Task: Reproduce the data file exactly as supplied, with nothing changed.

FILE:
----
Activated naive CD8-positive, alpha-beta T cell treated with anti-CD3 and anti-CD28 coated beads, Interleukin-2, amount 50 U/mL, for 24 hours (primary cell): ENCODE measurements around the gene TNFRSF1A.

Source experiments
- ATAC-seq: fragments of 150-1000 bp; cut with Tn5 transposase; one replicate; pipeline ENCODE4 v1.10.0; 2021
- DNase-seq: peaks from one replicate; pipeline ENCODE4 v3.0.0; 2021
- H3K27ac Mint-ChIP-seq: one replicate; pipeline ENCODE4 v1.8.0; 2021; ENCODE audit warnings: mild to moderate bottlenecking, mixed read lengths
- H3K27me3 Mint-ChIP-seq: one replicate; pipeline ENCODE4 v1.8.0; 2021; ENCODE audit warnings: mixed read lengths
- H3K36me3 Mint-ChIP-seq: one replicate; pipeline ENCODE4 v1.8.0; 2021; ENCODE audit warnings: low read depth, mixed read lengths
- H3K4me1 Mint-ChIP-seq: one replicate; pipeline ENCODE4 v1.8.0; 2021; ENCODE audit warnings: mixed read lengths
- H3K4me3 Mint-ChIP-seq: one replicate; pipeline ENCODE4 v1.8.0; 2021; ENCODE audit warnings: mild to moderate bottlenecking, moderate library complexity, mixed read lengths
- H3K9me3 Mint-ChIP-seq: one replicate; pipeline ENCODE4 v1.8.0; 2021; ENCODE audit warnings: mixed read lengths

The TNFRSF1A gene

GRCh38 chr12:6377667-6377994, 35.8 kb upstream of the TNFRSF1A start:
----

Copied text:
Activated naive CD8-positive, alpha-beta T cell treated with anti-CD3 and anti-CD28 coated beads, Interleukin-2, amount 50 U/mL, for 24 hours (primary cell): ENCODE measurements around the gene TNFRSF1A.

Source experiments
- ATAC-seq: fragments of 150-1000 bp; cut with Tn5 transposase; one replicate; pipeline ENCODE4 v1.10.0; 2021
- DNase-seq: peaks from one replicate; pipeline ENCODE4 v3.0.0; 2021
- H3K27ac Mint-ChIP-seq: one replicate; pipeline ENCODE4 v1.8.0; 2021; ENCODE audit warnings: mild to moderate bottlenecking, mixed read lengths
- H3K27me3 Mint-ChIP-seq: one replicate; pipeline ENCODE4 v1.8.0; 2021; ENCODE audit warnings: mixed read lengths
- H3K36me3 Mint-ChIP-seq: one replicate; pipeline ENCODE4 v1.8.0; 2021; ENCODE audit warnings: low read depth, mixed read lengths
- H3K4me1 Mint-ChIP-seq: one replicate; pipeline ENCODE4 v1.8.0; 2021; ENCODE audit warnings: mixed read lengths
- H3K4me3 Mint-ChIP-seq: one replicate; pipeline ENCODE4 v1.8.0; 2021; ENCODE audit warnings: mild to moderate bottlenecking, moderate library complexity, mixed read lengths
- H3K9me3 Mint-ChIP-seq: one replicate; pipeline ENCODE4 v1.8.0; 2021; ENCODE audit warnings: mixed read lengths

The TNFRSF1A gene

GRCh38 chr12:6377667-6377994, 35.8 kb upstream of the TNFRSF1A start: